Iliana Regan is a famous chef, with restaurants in Chicago and Michigan’s Upper Peninsula. But she was never formally trained. She grew up on a rural Indiana farm with her parents and siblings, and despite her abusive father, in some ways it was idyllic. It was in the fields, orchards, and barns of her childhood—and in her mother’s kitchen—that she developed her sensory and instinct-based relationship to food and cooking. Burn The Place makes no attempt to hide how hard the restaurant and hospitality industry is, maybe especially for a self-taught chef, and a queer one at that: the prologue outlines a fantasy in which Regan burns her restaurant to the ground. But the honesty with which she describes learning about her gender identity and sexuality from the time she was very young, and the mouth-watering passages about food, make this memoir a compelling read. The life Regan recounts in these pages is dramatic and complicated, written with confident voice and reverence for a life informed by queerness.
Gender Queer by Maia Kobabe
In this graphic memoir, writer and illustrator Maia Kobabe has truly given the world—but especially gender nonconforming, gender questioning, and asexual folks—a gift. In not only writing, but gorgeously illustrating eir journey of learning about gender and sexuality academically, socially, and personally, Kobabe is contributing to a much needed canon of stories that have long been actively erased. It’s a fast and uplifting read that is accessible to everyone, regardless of what genre (or gender) you gravitate toward. Gender Queer is honest, visually stunning, and ultimately life-affirming. It claims a space that is like a warm arm around a queer person’s shoulder, and a kind voice saying, “You’re not alone.”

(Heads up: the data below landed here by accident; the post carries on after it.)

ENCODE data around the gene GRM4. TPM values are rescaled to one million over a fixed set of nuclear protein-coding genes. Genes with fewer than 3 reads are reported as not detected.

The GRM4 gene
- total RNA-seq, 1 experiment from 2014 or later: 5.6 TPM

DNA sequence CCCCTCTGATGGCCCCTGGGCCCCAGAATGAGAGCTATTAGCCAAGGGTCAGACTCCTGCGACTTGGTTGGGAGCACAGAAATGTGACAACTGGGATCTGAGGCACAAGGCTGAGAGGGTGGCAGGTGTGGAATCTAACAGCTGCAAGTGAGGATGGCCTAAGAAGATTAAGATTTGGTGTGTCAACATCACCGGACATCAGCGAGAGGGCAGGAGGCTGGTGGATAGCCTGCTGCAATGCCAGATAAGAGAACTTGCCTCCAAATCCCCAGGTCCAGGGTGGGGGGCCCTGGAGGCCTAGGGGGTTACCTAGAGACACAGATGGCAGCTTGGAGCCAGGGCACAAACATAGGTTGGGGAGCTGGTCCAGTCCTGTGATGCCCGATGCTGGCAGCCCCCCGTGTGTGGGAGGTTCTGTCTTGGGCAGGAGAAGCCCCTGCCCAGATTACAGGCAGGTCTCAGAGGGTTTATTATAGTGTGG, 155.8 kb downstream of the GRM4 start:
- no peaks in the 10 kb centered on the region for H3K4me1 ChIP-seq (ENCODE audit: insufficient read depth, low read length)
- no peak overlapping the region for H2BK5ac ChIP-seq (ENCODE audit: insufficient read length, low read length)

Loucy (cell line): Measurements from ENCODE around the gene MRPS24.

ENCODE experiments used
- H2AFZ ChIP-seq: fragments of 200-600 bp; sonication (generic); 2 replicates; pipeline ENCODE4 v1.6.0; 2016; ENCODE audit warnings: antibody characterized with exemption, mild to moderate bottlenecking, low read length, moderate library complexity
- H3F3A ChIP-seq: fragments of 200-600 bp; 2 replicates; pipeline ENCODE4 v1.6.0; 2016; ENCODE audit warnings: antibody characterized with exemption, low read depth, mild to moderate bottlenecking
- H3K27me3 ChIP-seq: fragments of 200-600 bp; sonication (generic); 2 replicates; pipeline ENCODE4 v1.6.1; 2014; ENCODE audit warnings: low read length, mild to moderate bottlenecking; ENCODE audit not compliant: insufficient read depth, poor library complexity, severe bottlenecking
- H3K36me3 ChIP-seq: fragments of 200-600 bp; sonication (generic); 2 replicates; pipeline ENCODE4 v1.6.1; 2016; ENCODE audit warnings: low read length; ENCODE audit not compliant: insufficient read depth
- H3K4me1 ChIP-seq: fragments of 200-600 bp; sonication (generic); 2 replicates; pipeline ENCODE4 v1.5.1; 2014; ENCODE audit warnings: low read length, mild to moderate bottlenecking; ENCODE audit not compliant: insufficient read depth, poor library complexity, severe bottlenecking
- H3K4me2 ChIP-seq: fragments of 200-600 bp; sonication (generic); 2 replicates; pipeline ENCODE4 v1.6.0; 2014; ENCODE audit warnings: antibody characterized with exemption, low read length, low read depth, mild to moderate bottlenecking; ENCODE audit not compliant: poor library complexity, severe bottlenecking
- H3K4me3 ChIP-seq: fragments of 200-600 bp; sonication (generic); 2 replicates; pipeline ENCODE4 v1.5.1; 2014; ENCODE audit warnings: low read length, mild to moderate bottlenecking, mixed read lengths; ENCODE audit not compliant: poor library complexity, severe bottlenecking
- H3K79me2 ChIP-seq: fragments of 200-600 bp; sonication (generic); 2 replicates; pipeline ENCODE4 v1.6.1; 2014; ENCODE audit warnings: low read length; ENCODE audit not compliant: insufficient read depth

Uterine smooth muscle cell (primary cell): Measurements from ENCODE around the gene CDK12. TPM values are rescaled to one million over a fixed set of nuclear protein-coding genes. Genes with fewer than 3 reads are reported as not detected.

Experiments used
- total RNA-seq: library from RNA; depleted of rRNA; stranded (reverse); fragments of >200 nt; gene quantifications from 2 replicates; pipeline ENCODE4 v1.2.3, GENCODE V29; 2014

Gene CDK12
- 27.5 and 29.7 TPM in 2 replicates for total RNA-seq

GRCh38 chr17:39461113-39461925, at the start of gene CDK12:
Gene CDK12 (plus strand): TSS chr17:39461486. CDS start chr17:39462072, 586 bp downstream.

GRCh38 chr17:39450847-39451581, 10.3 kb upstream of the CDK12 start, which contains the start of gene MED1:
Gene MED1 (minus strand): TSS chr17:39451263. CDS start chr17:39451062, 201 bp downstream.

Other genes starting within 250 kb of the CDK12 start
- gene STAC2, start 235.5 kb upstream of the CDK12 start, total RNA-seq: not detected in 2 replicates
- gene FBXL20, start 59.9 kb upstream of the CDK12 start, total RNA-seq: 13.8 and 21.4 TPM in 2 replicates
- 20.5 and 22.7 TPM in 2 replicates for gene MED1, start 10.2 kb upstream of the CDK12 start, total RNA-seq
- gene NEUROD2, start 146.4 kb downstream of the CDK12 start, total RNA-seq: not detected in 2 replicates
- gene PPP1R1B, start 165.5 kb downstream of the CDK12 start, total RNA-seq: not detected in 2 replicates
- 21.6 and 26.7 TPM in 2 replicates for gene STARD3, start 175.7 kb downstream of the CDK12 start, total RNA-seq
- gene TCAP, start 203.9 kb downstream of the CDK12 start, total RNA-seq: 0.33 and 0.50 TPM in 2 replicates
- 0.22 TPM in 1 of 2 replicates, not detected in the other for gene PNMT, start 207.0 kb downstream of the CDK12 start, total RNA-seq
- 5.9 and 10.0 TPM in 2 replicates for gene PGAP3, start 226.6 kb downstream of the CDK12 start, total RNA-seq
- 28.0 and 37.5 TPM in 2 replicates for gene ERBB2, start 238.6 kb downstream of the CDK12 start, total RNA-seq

Mamaskatch: A Cree Coming of Age by Darrell J. McLeod
This life story, which spans from McLeod’s early childhood through middle-adulthood is, narrated in first person, but includes the perspectives of many other characters who are deeply rendered with care and empathy. The story starts with an account of McLeod’s mother Bertha’s time in, and dramatic escape from, a Canadian residential school with her sisters and cousins. This is an important setup, as it immediately establishes the theme of the ingrained, pervasive, and evil legacy of the trauma of colonialism and white supremacy inflicted on Indigenous people of North America. As he grows from a curious, loyal, and happy child in rural Alberta, hearing stories from his grandfather and loving the outdoors, McLeod’s life blooms and withers in turns. Through violence and abuse, love and joy, McLeod drifts in and out of close contact with his family members, and meanwhile explores/struggles with his own sexuality and the gender transition of both his sibling and cousin. He writes poignantly about how whiteness and Catholicism drastically—and negatively—changed how gender nonconforming, trans, and sexually fluid people are viewed and treated in Indigenous communities, even within the span of a single generation. Mamaskatch is an absorbing read that brings together one gay Cree man’s experience, both within himself and with those around him.